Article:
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Friday Summary: March 9, 2012

By Adrian Lane:

I learned something from the e10+ session during RSA. Usually it’s my least favorite event but this year was different – it was most favorite, and not just because Rich and Mike were instrumental in putting it together. The consumerization presentation was really informative – the audience responses surprised me – but the breach victim “fireside chat” was awesome. The only way we could mimic the human stress angle in a preparedness drill is to set part of your office on fire during a press conference, or taze IT personnel as they rummage through logs. Don’t discount the stress factor in breach planning.

Around the time of the RSA conference I have had a few discussions with VCs about technology acquisition. We discussed market trends, total market revenue estimates, sales opportunities, how products should be sold, and what changes in the ‘go-to-market’ strategy were needed to turn the company around. At the end of the day, the investment was a non-starter. Not because of the market, or the value of the technology, but because of the level of trust in the management team. They simply got “a bad feeling” they could not overcome. People not trusting people.

I know several other bloggers have mentioned the exotic cars this year in vendor booths on the conference floor. What’s the connection with security? Nothing. Absolutely nothing. But they sure pulled in the crowds. Cars and booth babes with matching attire. I admit the first time I swung by Fortinet’s booth was to see the Ferrari. Sure, it was an unapologetic lure. And it worked. I even took a photo, I was so impressed with the beauty of its engineering.

Ferrari -- Nice!

Nice, huh?

It’s too easy to be dispassionate about security, especially when talking about cryptography or key management. Heck, I have seen presentations on social engineering that had the sex appeal of paint brushes. How many of you have seen the “blinky light phenomena”, where buyers prefer hardware over software because there was a very cool looking (read: tangible) representation of their investment? But security users – or should I say security buyers – are motivated by human factors like everyone else. Too many CTOs I speak with talk about what we should be doing in security, or the right way to solve security problems. They fail to empathize with IT guys who are trying to get multiple jobs done without much fanfare. And many of them don’t want to talk about it – they want to get out of their cubicles for a day, walk around some shiny cars, have someone listen to their security issues and bring some tchochkes back to their desks. Human behavior is not just an exploit vector – it’s also part of the solution space.

On to the Summary:

Webcasts, Podcasts, Outside Writing, and Conferences

Favorite Securosis Posts

Other Securosis Posts

Favorite Outside Posts

  • Rich: How’s that secrecy working out? The bad guys talk. We don’t. Guess who has the advantage?
  • Dave Lewis: Researchers find MYSTERY programming language in Duqu Trojan. It shows both skill and dedication to create your own language to write malware. But why? Anti-reverse engineering? Sounds spook-y!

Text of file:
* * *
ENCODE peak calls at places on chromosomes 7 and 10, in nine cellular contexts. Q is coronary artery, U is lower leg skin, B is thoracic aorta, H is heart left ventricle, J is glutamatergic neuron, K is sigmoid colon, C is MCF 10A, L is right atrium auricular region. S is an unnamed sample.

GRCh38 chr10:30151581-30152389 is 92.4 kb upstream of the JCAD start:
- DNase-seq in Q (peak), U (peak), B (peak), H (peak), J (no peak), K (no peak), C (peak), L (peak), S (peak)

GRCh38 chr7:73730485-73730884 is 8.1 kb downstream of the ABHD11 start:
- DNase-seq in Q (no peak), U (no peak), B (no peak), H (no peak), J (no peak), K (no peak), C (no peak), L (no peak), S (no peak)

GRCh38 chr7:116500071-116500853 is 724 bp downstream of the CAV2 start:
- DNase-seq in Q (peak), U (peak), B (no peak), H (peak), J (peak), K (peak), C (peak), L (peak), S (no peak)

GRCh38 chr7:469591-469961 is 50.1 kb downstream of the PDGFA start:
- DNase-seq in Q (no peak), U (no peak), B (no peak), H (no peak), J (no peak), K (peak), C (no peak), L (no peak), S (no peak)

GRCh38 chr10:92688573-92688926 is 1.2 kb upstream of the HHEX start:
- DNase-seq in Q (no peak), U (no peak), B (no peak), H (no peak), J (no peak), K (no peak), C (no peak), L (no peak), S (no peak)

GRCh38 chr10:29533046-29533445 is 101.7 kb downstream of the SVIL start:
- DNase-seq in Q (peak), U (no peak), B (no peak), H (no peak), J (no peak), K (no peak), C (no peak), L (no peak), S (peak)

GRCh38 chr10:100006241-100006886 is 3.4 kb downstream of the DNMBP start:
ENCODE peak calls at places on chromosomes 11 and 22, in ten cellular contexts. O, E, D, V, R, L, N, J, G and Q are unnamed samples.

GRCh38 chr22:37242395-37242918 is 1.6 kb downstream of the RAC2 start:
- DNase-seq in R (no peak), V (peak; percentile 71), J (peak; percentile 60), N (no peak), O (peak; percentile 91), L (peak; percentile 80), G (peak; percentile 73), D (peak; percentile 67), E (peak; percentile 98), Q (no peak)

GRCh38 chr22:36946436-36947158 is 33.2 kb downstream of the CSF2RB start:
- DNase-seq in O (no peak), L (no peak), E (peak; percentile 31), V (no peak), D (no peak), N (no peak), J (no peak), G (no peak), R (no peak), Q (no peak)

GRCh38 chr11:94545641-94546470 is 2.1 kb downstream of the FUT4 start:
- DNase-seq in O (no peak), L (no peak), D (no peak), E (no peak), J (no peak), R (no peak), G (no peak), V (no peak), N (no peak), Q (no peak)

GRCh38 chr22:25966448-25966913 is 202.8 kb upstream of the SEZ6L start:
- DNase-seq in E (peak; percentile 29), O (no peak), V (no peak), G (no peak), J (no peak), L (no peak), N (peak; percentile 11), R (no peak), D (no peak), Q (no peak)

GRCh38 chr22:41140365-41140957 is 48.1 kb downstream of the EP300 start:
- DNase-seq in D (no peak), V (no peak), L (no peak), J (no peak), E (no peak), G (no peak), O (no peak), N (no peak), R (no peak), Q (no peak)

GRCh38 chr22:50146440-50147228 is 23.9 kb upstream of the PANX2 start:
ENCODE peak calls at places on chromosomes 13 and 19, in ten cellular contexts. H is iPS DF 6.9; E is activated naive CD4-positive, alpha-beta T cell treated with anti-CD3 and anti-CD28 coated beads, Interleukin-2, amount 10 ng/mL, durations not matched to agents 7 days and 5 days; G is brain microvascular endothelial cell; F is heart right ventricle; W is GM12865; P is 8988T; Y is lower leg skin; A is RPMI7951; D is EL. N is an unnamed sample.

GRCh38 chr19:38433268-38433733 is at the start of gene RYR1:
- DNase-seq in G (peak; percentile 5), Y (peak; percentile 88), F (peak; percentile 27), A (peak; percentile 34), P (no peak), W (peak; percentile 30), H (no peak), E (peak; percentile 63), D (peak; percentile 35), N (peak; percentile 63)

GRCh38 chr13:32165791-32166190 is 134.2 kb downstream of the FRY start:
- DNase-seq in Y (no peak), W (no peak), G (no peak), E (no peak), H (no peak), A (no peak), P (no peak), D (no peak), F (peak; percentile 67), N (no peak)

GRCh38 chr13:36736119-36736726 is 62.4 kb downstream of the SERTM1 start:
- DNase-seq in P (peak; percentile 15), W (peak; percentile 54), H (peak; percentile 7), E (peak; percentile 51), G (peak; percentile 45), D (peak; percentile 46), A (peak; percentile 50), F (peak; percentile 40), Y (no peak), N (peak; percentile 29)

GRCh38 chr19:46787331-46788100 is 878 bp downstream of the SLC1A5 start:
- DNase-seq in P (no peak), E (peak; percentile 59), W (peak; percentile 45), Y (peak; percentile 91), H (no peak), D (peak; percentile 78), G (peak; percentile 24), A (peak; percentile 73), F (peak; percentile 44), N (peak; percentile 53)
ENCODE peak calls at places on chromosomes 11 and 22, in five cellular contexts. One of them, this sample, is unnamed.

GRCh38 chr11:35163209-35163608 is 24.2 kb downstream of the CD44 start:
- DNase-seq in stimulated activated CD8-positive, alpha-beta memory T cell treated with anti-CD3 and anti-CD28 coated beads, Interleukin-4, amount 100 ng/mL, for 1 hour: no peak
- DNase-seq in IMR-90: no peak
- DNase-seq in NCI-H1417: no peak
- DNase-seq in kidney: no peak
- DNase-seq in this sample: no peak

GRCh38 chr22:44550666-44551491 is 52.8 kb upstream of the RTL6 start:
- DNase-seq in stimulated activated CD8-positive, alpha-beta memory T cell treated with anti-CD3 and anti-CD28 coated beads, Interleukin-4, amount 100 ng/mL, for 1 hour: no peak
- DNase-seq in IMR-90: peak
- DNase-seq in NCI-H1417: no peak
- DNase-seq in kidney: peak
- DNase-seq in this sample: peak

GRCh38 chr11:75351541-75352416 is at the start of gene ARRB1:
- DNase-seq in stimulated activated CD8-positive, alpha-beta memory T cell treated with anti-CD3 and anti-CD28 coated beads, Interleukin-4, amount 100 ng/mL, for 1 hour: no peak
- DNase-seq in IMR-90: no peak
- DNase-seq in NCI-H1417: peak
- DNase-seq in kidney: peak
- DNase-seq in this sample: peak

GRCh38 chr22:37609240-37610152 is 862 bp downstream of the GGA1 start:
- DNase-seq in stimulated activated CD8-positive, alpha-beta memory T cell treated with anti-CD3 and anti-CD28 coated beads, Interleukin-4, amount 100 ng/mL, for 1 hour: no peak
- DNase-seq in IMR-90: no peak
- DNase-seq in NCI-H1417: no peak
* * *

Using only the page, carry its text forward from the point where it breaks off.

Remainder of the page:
• Mike Rothman: Heartland 2011. Gunnar revisits the impact of the breach Heartland’s on business operations. Some folks will use this as proof that a high-profile breach is nothing but brief event. Heartland clearly responded effectively and got their business back on a nice growth path. But don’t make the mistake that correlation = causation. It’s a data point, nothing more nor less.
  • Adrian Lane: The Ruby/GitHub hack: translated. The only lucid discussion of the GitHub incident I’ve seen, and a nice breakdown of the issue.

Project Quant Posts

Research Reports and Presentations

Top News and Posts

Blog Comment of the Week

Remember, for every comment selected, Securosis makes a $25 donation to Hackers for Charity. This week’s best comment goes to Zac, in response to Burnout.

Nice post, it applies in may areas of life.

I experience chronic headaches and migraines… which can be quite the strain. Last night while playing an online game with my wife she remarks “are you always this upbeat?!?”. The thing is, I have to be because the other choice is to just give up and find a way to die.

Like the point you make in your article, everyone will hit “the wall” eventually. This wall may be professional or personal – sometimes both. The question is for all: can we overcome this wall?

I think that there is far too much negative stigma attached to not being able to overcome the walls we hit. Just as we don’t “hold it against” the paraplegic for not being able to use the stairs we shouldn’t hold it against the person that can’t overcome a particular “wall” that they don’t have the skills or ability to cope with.

However, they should be encouraged to excel where possible, to find the best fit of their skills – ideally were this will also help them overcome that endeavor’s wall. After all, without such there would never have been the Paralympics.

For those that have no choice but to deal with their walls we need to give them help – even when they don’t want it. Help them professionally. Help them personally. Help them because sometimes there just isn’t any other alternative for them.

Burning out or hitting a wall happens and as you say none of us are immune. All we can do is decide how we will respond and how we will help others respond.

—Adrian Lane

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